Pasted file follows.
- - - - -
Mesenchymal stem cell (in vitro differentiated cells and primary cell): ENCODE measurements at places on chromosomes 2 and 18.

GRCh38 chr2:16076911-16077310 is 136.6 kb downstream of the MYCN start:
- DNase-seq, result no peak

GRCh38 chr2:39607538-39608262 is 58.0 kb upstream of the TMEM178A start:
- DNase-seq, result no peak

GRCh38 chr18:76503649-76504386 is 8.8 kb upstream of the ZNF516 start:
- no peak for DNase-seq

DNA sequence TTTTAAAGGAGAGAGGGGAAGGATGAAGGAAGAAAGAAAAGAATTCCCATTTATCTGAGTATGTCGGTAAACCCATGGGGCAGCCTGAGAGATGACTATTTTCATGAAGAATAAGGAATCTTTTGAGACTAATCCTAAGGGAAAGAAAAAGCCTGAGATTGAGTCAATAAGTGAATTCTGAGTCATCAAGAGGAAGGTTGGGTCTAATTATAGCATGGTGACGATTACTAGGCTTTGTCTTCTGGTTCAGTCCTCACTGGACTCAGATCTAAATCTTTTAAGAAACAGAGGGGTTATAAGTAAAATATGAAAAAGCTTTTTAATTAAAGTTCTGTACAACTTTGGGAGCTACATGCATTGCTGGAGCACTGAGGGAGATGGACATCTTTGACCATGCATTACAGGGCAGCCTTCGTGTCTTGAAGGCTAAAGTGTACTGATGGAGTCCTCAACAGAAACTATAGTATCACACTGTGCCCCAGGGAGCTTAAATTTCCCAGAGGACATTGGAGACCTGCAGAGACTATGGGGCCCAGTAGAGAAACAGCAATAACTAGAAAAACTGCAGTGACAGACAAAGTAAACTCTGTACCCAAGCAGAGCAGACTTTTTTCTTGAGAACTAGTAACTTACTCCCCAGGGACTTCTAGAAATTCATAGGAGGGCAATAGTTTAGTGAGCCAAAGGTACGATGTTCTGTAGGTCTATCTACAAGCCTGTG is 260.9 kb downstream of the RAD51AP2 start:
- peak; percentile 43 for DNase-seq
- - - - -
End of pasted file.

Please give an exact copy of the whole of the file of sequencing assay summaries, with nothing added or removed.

Mesenchymal stem cell (in vitro differentiated cells and primary cell): ENCODE measurements at places on chromosomes 2 and 18.

GRCh38 chr2:16076911-16077310 is 136.6 kb downstream of the MYCN start:
- DNase-seq, result no peak

GRCh38 chr2:39607538-39608262 is 58.0 kb upstream of the TMEM178A start:
- DNase-seq, result no peak

GRCh38 chr18:76503649-76504386 is 8.8 kb upstream of the ZNF516 start:
- no peak for DNase-seq

DNA sequence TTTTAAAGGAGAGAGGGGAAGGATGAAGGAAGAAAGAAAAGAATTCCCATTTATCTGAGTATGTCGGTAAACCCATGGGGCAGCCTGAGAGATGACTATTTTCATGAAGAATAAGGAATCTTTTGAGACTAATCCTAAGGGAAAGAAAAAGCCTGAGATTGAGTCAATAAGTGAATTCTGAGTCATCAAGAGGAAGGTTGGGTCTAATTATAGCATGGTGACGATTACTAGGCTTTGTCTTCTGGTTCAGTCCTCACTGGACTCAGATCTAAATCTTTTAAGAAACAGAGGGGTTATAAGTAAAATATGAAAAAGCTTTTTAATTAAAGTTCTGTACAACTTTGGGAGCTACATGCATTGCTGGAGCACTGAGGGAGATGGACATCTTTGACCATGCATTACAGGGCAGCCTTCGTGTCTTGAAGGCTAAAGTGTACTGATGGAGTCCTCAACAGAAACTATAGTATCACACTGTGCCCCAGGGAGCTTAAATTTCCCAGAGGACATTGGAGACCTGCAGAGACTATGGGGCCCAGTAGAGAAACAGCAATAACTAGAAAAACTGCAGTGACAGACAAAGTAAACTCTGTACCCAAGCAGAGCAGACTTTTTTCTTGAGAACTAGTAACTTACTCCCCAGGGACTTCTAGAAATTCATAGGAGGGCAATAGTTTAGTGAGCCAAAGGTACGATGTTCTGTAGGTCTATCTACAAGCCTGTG is 260.9 kb downstream of the RAD51AP2 start:
- peak; percentile 43 for DNase-seq